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Accid Anal Prev. 2008 Mar;40(2):787-97. doi: 10.1016/j.aap.2007.09.017. Epub 2007 Oct 8.

Risk factors and prevention for spinal cord injury from diving in swimming pools and natural sites in Quebec, Canada: a 44-year study.

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Department of Epidemiology, Biostatistics, and Occupational Health, McGill University, Canada.



Diving is the most frequent cause of spinal cord injury (SCI) from recreation and sport in Canada. This study was done to identify risk factors for SCI from diving in the province of Quebec.


An interview survey was done for a target population of 203 subjects with a SCI from diving treated in the two specialized rehabilitation centers in Quebec during 1961-2004. Telephone interviews of consenting individuals were used to collect pertinent personal, equipment, and environmental factors for each incident.


Response was 44% (89/203); 92% were male and 85% <35 years old. Only 37% were aware prior to injury of the risk of SCI from diving, and only 33% had received water safety training. Swimming pools were the site of 51% (n=45) and natural bodies of water for 49% (n=44). 87% (n=39) of pools were single-unit home pools and 57% (n=26) above-ground. Depth indicators were absent for 100% of above-ground and 74% of in-ground pools. For SCI in in-ground pools, 63% resulted from striking the up-slope between deep and shallow ends. For dives at natural sites, a dock or wharf was the most frequent location, 36% (n=16). In 52% of pools and 79% of natural sites, depth was <1.4m (4.6ft). Signs prohibiting diving were absent in 96% of above-ground and 89% of in-ground pools. Alcohol was reported in 47% of SCIs.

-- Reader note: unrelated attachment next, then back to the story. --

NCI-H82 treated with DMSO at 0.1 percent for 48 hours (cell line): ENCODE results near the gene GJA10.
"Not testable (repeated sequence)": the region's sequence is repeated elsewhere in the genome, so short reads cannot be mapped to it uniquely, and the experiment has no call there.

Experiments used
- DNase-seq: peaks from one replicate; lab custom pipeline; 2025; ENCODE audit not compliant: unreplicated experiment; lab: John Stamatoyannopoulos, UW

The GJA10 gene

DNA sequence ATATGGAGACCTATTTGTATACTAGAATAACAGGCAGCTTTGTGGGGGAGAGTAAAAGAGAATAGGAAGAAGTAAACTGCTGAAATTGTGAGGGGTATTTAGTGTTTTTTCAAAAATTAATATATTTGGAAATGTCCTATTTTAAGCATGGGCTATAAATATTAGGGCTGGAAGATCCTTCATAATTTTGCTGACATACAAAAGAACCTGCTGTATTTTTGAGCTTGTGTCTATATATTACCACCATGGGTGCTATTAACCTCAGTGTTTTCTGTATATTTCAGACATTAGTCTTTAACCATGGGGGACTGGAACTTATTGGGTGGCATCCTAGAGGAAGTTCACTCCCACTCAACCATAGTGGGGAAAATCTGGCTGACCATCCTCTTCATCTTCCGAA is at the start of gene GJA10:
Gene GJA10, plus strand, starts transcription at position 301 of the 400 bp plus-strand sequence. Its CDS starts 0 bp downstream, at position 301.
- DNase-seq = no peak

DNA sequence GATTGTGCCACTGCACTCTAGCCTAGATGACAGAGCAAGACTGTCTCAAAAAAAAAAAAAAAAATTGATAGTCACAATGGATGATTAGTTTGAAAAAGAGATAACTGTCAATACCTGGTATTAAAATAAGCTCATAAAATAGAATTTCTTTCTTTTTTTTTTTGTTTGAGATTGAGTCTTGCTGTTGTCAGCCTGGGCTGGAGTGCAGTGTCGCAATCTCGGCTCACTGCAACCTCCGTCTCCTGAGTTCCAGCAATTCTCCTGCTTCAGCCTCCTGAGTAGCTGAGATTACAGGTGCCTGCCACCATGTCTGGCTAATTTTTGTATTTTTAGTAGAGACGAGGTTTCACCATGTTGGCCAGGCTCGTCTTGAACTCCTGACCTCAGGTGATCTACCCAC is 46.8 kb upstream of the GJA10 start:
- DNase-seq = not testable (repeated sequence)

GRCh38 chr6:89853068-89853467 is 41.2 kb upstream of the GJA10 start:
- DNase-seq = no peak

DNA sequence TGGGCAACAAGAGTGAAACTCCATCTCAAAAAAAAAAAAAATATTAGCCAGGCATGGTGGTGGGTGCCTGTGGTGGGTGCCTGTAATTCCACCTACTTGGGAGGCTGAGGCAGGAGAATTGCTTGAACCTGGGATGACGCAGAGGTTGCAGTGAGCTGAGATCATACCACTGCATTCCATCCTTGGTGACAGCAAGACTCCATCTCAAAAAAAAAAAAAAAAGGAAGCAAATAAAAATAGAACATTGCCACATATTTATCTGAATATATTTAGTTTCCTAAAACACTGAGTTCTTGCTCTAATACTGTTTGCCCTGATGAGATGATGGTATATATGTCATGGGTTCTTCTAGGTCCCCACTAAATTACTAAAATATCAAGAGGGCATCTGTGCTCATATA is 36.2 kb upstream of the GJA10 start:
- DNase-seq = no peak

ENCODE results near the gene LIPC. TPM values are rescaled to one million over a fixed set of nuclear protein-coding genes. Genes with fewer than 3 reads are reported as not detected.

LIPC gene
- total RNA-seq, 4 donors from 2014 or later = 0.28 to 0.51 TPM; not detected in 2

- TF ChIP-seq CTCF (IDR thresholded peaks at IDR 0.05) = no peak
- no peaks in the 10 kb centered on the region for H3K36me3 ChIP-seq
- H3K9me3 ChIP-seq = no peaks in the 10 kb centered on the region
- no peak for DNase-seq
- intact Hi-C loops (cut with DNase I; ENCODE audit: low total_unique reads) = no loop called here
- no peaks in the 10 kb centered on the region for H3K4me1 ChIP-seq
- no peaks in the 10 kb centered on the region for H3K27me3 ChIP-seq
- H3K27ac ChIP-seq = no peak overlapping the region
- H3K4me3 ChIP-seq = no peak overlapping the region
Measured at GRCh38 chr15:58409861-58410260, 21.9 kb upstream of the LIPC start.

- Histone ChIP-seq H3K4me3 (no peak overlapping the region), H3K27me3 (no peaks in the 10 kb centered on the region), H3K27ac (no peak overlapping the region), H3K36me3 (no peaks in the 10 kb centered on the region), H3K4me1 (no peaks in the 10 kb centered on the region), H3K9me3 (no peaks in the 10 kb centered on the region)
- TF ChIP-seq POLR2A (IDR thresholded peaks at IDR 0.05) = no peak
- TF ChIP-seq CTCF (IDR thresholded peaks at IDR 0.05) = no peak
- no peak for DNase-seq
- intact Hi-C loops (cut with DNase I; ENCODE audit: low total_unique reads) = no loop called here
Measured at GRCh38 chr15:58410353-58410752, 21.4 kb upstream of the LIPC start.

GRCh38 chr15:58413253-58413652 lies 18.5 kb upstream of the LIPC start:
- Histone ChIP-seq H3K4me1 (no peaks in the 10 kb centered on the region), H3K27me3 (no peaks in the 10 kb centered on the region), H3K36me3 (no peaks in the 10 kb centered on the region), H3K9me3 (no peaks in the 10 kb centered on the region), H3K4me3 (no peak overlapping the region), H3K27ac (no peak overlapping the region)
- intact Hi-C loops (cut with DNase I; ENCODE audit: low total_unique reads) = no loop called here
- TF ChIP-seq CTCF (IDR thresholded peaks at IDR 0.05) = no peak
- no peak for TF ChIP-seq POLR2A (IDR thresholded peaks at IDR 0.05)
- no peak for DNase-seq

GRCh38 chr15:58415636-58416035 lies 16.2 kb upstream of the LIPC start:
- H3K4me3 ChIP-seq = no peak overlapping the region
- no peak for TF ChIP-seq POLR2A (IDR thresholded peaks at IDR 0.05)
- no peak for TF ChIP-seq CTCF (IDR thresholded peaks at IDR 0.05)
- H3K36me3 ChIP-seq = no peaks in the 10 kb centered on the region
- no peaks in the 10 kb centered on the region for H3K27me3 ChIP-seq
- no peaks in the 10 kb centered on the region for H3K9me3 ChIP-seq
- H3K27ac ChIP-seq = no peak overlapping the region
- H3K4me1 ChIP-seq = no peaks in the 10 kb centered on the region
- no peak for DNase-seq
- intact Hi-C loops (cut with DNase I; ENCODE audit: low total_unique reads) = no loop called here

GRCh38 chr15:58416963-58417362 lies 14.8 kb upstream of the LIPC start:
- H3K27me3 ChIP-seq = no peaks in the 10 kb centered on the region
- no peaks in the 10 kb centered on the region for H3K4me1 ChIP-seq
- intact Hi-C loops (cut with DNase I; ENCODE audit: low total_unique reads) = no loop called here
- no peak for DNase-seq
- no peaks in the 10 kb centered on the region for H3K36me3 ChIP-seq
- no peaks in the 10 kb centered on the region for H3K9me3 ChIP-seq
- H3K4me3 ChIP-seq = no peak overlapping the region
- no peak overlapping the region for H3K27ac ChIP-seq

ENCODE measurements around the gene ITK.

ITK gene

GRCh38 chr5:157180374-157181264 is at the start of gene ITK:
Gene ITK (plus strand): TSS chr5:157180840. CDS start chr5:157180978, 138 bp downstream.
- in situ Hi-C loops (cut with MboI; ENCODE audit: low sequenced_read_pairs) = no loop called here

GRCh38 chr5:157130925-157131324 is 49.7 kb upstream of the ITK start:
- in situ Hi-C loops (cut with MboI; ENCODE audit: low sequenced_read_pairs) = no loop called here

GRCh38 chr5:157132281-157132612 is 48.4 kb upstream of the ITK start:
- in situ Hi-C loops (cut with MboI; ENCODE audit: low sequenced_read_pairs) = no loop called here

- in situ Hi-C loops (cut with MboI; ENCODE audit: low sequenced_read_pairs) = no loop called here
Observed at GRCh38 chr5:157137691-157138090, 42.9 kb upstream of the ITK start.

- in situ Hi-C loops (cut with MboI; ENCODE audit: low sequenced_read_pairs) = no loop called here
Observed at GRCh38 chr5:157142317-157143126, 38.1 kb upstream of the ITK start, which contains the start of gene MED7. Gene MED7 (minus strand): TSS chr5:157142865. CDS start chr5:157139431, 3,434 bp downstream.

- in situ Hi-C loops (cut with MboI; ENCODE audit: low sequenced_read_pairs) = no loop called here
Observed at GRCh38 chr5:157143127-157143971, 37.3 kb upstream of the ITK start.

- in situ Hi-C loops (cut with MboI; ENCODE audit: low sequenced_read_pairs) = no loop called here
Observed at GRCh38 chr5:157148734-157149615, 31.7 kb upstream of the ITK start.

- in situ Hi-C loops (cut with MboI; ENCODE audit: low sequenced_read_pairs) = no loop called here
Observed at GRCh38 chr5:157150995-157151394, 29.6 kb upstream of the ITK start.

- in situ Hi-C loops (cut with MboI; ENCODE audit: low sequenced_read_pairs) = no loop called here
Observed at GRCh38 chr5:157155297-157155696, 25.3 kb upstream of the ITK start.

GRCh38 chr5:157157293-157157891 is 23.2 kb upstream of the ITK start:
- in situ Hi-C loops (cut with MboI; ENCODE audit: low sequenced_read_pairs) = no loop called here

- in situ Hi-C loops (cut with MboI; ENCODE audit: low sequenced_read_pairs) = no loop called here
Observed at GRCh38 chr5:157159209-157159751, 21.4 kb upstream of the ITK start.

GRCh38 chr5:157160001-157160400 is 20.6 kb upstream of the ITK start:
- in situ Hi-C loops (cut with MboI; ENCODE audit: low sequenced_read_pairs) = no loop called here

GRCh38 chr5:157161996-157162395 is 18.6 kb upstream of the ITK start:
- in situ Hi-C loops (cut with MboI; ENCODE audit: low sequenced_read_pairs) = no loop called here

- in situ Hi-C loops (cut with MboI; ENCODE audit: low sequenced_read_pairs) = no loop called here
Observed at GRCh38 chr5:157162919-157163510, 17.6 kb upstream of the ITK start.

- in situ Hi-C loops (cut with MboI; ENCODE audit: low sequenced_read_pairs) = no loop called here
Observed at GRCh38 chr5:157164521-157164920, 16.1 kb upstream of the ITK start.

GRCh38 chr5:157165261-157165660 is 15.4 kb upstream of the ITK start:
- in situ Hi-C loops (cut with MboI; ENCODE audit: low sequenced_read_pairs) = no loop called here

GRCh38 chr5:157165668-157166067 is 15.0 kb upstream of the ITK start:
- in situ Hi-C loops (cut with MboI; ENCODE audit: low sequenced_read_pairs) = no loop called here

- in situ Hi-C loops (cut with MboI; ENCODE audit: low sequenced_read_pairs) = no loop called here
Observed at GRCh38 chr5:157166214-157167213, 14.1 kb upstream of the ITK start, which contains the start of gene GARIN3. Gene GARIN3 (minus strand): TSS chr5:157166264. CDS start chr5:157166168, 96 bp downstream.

The target for prevention of diving SCI is male youths and young adults. Above-ground pools are too shallow and small for diving. Deep ends of many in-ground pools are excessively shallow and short since many SCIs resulted from striking the up-slope. Prevention of SCI from diving needs to focus on education of potential victims, pool vendors and manufacturers, and regulations for safety norms in private pools. Water safety should highlight diving as a high-risk activity, and emphasize that most home pools and natural sites are unsafe. Safer evidence-based pool designs and more effective warnings need to be implemented.

[Indexed for MEDLINE]

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